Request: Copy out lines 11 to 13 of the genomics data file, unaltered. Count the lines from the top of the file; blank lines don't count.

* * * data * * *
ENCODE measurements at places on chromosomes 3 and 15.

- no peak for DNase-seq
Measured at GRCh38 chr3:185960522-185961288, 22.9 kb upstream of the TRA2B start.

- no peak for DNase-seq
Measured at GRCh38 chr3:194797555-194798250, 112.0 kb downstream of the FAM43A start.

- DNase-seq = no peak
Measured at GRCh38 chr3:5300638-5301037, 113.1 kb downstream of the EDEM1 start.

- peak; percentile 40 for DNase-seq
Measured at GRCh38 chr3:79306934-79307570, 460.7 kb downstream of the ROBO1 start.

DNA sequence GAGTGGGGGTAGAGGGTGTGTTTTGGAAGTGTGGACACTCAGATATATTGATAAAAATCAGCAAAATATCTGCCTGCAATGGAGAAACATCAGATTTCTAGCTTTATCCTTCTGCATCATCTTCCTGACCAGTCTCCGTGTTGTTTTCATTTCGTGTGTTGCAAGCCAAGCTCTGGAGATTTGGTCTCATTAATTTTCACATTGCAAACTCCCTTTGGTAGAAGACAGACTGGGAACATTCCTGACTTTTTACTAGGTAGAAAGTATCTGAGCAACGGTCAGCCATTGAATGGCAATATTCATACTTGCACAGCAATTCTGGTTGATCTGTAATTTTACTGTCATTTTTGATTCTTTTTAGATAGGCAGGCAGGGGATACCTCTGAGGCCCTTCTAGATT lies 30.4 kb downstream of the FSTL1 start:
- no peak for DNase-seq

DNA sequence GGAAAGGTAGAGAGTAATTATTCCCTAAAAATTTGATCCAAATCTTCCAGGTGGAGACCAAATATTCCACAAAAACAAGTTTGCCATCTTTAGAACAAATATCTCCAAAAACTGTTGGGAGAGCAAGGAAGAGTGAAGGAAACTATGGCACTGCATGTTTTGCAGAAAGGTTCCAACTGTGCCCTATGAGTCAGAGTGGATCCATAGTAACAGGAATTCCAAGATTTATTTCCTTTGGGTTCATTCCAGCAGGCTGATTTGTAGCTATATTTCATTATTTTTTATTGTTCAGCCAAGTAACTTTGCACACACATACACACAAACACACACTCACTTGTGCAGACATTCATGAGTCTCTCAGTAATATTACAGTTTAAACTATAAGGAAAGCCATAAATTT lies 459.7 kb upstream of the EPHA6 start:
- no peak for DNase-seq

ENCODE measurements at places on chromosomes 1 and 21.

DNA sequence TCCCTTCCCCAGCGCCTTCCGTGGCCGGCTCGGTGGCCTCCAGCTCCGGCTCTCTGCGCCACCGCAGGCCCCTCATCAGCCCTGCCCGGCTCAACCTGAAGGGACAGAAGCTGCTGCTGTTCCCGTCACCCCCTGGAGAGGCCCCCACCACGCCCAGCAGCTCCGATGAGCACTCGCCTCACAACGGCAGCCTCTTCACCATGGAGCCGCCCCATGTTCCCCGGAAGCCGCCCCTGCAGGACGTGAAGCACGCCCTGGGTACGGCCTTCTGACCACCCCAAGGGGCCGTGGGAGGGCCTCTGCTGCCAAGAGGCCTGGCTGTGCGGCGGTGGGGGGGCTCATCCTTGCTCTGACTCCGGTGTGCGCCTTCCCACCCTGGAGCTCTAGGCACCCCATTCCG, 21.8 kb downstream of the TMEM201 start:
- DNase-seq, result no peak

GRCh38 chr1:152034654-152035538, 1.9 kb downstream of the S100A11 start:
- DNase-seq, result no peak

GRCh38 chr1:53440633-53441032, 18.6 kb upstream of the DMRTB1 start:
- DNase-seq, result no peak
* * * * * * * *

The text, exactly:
- no peak for DNase-seq

DNA sequence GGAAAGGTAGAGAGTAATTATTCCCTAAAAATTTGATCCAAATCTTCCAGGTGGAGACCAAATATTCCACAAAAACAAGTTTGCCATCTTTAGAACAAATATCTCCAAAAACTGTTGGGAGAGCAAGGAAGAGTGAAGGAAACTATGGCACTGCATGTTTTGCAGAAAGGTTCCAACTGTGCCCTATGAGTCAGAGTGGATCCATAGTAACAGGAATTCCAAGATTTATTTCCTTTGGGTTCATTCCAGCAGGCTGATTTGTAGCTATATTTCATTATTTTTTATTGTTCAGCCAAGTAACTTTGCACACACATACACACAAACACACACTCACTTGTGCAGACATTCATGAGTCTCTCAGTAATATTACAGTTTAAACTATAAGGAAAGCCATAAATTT lies 459.7 kb upstream of the EPHA6 start:
- no peak for DNase-seq